Fifteen years ago, just 105 Sierra Nevada bighorn sheep roamed across their namesake mountain range.
Today, they number more than 500.
And just last month, four rams and 10 ewes, nine of which were pregnant, were helicoptered into Big Arroyo Canyon, high in the mountains about 10 miles east of Lodgepole in Sequoia National Park.
That marks a dual milestone — it's the first time bighorn sheep have settled in the Great Western Divide in more than 100 years, while also proving that human intervention can bring the species back from the brink of extinction.
"This shows that recovery is actually feasible and possible," says Daniel Gammons, biologist at Sequoia and Kings Canyon National Parks. "Most species that end up on the endangered species list don't ever come off, and there's a real opportunity here to see success."
It's taken more than a decade of research to make it happen, with the California Department of Fish and Wildlife, the U.S. Forest Service, Sequoia and Kings Canyon National Parks and the U.S. Fish and Wildlife Service all involved in the recovery.
The Sierra Nevada bighorns once numbered in the thousands before settlers started crossing the mountain range in the 1800s, bringing disease and hunting that nearly wiped out the sheep.
In 1971, the Sierra Nevada bighorn was one of the first animals listed as threatened under the California Endangered Species Act. In 2000, the federal government added the bighorn to its endangered lists.
"There was a lot of concern about extinction," says state biologist Tom Stephenson, the recovery project leader. "But with some good fortune and the combination of the right recovery efforts, it's gone as well as anybody could've imagined."
Decades of work
Teams of biologists and volunteers in 2000 began their research and in 2007 started reintroducing the Sierra Nevada bighorns by dispersing them into herds along the Sierra crest.
The agencies designated 16 areas for bighorn with the initial goal of repopulating 12 of them. The new Big Arroyo herd that was established in March near Lodgepole is the 10th. Next on the list are Laurel Creek on the southern end of Sequoia National Park and Taboose Creek on the eastern border of Kings Canyon National Park.
The two parks fully enclose or share a border with 10 of the 16 areas covering about 22% of all designated critical habitat across the Sierra, Gammons said.
Recovery efforts date back to the 1970s when the bighorn population declined to one area — Wheeler Ridge on the northern edge of Kings Canyon. The herd became the source population for recovery efforts in the 1970s and 1980s that introduced sheep to Mono Basin east of Yosemite and Mount Baxter and Mount Williamson east of Kings Canyon and Sequoia.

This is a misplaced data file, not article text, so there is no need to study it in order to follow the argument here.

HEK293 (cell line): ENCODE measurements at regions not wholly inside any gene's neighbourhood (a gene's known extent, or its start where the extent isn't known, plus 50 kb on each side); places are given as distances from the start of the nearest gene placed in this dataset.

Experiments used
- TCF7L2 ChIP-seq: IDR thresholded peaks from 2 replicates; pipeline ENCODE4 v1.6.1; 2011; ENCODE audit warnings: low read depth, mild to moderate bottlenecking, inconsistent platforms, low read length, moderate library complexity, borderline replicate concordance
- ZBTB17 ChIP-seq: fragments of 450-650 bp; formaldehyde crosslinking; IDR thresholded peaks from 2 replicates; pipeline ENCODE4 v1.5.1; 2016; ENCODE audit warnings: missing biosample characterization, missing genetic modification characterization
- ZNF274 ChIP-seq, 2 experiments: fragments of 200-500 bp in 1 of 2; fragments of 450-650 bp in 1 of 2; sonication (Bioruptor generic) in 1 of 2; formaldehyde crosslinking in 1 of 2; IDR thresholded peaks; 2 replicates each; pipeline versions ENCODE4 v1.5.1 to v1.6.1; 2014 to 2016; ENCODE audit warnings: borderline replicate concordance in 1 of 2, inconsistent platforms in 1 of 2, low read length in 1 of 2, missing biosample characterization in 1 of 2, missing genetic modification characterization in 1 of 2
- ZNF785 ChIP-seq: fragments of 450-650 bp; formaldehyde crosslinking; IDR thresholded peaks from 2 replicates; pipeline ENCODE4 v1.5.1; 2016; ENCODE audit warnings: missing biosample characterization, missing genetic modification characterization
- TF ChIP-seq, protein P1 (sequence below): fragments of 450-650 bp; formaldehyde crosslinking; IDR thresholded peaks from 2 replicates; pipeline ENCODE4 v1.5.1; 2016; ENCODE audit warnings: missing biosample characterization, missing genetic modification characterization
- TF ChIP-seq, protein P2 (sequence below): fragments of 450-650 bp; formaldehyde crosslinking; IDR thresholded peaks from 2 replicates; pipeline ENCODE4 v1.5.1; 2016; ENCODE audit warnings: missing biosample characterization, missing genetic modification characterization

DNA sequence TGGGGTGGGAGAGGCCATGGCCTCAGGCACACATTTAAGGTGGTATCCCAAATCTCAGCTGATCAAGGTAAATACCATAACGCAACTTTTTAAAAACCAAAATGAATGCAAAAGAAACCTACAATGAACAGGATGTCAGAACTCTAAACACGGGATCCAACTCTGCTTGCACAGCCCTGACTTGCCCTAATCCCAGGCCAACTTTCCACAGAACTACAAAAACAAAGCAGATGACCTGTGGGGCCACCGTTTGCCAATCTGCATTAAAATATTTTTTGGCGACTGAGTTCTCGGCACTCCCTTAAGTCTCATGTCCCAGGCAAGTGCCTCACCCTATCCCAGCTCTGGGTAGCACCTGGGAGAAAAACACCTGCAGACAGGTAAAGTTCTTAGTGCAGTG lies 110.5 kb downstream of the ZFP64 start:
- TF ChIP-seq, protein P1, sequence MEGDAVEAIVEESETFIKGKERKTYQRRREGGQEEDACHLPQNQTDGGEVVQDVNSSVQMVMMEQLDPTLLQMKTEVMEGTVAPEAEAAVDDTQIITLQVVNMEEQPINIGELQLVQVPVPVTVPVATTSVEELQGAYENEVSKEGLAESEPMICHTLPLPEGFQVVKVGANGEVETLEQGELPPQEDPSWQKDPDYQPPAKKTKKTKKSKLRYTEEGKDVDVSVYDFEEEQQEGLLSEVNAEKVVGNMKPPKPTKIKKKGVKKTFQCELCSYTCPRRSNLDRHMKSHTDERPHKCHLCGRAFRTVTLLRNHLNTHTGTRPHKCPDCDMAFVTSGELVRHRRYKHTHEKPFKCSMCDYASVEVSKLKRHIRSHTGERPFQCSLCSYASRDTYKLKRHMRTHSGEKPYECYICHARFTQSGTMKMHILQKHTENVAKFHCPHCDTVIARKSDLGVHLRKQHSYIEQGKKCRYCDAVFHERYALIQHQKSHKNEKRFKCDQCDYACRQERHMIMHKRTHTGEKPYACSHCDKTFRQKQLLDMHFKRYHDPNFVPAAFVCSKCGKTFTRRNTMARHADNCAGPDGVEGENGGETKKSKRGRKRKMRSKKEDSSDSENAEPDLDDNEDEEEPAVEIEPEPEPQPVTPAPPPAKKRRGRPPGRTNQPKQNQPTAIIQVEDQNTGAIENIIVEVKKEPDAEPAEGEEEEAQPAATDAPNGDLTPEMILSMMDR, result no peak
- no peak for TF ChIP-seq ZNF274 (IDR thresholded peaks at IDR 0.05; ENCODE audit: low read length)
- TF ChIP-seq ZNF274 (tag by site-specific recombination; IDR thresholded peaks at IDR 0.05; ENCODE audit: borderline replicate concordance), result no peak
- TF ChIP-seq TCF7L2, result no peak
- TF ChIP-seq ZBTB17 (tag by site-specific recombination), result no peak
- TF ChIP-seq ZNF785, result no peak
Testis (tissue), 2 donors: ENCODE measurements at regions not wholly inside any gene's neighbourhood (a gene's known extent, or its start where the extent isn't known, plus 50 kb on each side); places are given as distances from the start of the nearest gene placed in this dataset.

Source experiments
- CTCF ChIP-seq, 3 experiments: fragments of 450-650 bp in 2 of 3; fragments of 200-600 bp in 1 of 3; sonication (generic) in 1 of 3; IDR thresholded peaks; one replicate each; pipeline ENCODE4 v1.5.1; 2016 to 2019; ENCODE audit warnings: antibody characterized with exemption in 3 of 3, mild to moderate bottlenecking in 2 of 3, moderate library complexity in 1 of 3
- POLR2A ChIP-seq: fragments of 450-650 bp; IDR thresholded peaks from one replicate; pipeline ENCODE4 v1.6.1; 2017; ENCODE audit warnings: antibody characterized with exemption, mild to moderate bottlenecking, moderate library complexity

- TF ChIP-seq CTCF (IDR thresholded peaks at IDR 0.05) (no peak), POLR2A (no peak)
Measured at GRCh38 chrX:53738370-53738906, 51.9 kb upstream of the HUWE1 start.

Now, at a cost of about $600,000 per year, agencies take a few animals from four source herds that can support removal to create new herds.
Stephenson says that because ewes only birth one lamb per year, he believes it will be another decade before 12 herds are repopulated.
Currently, the estimated 500-plus bighorn sheep are roughly half females and half males. The goal is to have 305 adult and yearling females among the entire population.
Life in the high country
Spotting a bighorn in the wild is like finding a needle in a haystack. They're masters of disguise, blending in with the rocky and snowy mountainsides of the high country with camouflage-like fur.
Bighorn use stellar vision to spot predators and then use the rugged terrain as a means of escape.
They can live anywhere from 11,000-14,000 feet in the warmer months, Stephenson says. During the coldest months, the sheep may migrate to as low as 6,000 feet.
Because of the remoteness of the habitat, Stephenson and his team hike into the backcountry to monitor populations and fly in helicopters around mountaintops to capture the animals with net guns.
Each bighorn is captured individually to be examined, fitted with a collar transmitter and then placed in a box to be flown to a specific herd.
There are some concerns about ongoing drought; one in the mid-1990s significantly cut into the population. But Stephenson and his team are hopeful that by spreading out the herds the sheep will survive and continue to grow in numbers.
Recreation has not been affected by the project, says Dana Dierkes, representative for Sequoia and Kings Canyon National Parks, though regular sheep grazing in national forests has been banned to ensure the health and survival of the bighorn. It's already prohibited in national parks.
Grazing sheep have sometimes introduced disease into herds, with bighorn falling victim to pinkeye, pneumonia and other ailments.
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